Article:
Rhino sustained a loss in the second quarter of this year

Rhino on July 30 reported a net loss of $8.1 million and Adjusted EBITDA of $4.1 million for the second quarter of this year, compared to a net loss of $6.9 million and Adjusted EBITDA of $3.0 million in the second quarter of 2014. Total revenues for the quarter were $56.8 million, with coal sales generating $48.5 million of the total, compared to total revenues of $55.9 million and coal revenues of $46.9 million in the second quarter of 2014.

Rhino said it expected limited capital expenditures for the remainder of this year and the investments to develop the new Pennyrile deep mine in western Kentcuky are nearly complete.

During the second quarter, persistent low natural gas prices continued to adversely affect the coal markets. At the Hopedale mine in Ohio, poor rail service constrained shipments from this operation. In addition, productivity at the new Pennyrile mine remained below expectations, which resulted in higher costs than anticipated and depressed operating results from this location. The Castle Valley operation in Utah continued to perform well during the second quarter, although lower contracted coal pricing affected the results from this operation when compared to the prior year.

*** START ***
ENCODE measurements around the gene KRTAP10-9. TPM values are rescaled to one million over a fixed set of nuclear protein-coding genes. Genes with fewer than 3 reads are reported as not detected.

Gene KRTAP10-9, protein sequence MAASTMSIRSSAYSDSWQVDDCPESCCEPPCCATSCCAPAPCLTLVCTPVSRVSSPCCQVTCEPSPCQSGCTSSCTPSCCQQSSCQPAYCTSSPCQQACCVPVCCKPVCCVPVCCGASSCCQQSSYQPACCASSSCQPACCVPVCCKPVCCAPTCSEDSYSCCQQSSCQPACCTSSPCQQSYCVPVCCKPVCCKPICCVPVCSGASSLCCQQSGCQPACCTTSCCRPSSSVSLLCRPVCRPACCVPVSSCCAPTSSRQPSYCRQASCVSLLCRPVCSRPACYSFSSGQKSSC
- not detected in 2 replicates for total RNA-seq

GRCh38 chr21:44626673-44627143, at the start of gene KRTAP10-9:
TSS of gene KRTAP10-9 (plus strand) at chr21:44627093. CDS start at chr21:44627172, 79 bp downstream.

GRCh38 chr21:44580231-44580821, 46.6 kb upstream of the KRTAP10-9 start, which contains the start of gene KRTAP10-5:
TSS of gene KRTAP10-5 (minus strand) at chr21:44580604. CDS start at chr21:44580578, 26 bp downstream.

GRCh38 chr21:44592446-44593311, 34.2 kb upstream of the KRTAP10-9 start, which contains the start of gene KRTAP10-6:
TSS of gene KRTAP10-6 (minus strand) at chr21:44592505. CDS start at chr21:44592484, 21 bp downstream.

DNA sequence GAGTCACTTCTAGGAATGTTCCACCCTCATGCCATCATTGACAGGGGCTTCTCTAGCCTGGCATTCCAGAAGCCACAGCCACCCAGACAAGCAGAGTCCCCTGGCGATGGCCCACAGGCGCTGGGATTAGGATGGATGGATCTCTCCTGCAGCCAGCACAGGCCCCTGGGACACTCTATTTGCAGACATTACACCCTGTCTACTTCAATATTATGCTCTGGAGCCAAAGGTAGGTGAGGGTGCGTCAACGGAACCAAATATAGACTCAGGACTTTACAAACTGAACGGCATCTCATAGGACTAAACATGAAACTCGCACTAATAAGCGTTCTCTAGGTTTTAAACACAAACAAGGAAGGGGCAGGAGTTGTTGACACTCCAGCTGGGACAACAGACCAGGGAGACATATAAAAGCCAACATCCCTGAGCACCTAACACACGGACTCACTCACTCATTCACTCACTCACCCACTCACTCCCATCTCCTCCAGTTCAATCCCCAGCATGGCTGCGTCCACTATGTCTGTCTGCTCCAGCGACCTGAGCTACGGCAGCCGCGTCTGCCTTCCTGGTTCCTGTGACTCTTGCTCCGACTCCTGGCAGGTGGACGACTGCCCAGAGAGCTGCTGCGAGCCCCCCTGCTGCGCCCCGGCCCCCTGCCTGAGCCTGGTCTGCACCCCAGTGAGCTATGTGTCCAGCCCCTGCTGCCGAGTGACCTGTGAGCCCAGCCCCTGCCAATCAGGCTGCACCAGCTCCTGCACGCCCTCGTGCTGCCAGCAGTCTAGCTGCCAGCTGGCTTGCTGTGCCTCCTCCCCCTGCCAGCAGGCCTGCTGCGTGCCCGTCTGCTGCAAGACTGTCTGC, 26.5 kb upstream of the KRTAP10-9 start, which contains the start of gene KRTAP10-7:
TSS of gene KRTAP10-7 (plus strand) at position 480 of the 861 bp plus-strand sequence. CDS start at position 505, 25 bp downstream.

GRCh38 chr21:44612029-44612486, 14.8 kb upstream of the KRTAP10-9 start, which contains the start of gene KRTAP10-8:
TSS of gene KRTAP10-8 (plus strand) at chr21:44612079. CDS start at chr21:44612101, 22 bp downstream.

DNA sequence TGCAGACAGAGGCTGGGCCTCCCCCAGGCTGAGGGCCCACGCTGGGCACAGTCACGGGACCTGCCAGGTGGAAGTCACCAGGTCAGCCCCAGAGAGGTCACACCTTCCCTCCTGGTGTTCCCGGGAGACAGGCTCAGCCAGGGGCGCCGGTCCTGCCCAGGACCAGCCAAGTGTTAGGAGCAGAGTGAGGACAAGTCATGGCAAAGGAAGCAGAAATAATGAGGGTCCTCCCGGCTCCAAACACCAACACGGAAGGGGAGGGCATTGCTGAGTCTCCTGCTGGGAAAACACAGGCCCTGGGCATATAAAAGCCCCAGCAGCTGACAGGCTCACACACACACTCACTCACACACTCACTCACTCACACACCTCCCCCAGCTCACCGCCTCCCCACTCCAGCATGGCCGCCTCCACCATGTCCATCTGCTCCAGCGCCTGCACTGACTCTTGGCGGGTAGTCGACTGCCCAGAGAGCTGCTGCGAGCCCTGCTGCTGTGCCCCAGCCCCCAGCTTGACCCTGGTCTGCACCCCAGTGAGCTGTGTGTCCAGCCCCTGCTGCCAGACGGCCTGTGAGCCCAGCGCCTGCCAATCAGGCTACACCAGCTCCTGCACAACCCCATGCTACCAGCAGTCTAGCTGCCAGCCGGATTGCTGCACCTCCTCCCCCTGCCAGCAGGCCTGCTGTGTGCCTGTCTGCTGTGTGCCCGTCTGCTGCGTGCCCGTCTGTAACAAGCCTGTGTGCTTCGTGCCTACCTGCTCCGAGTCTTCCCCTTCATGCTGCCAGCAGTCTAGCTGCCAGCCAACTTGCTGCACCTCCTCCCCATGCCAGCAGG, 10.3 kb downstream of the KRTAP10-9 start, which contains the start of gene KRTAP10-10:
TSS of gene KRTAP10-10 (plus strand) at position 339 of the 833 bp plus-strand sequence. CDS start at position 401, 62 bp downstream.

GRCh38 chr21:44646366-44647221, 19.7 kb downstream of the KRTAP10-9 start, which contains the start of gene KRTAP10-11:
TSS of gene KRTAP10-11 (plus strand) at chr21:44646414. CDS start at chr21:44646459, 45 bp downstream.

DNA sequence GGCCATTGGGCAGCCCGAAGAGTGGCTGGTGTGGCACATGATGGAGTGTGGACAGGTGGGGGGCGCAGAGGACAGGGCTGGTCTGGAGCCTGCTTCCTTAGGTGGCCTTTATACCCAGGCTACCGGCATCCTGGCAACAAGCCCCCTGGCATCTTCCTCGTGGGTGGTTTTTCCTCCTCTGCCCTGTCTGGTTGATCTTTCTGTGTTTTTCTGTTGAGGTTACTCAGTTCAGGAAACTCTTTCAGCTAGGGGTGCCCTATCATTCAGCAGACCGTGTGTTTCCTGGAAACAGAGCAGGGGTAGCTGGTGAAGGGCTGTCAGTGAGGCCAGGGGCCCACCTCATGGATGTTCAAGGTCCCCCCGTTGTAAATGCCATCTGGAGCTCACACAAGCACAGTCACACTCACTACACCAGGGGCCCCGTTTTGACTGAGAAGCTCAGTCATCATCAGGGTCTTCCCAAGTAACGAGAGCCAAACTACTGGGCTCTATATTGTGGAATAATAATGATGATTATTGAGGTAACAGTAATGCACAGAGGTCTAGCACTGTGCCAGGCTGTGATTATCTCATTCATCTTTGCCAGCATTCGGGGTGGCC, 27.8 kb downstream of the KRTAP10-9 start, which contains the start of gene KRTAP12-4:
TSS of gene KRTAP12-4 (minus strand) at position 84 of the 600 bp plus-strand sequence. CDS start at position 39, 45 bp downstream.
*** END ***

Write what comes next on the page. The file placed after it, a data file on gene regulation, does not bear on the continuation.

The company in total sold 979,000 tons of coal in the second quarter of this year, against 793,000 tons in the year-ago quarter.

The Pennyrile mine began initial shipments towards the end of the second quarter on the new long-term sales contract recently executed with a second local utility customer. Rhino also continued to make shipments during the quarter to fulfill a base 800,000 ton per year contract at Pennyrile. The second mining section at Pennyrile received permission for its deep cut mining plan, which the company said it expects will increase productivity and reduce cost going forward. Pennyrile gives Rhino additional diversification and the company expects it to be a significant generator of stable cash flow as it ramps up to its full potential run rate of 2 million tons per year.

The Castle Valley operation is sold out through 2016 while the Hopedale and Sands Hill operations in Ohio are sold out for the remainder of 2015. At Pennyrile, additional test burns may lead to additional sales contracts, which could bring this mine to its potential full run rate of 2 million tons per year.

With the weakness in the Central Appalachia coal markets, Rhino made the decision to limit production and idle certain operations there. It continues to focus on reducing carrying costs in Central Appalachia while exploring divestiture opportunities for certain assets in this region.

The second quarter results by operation were: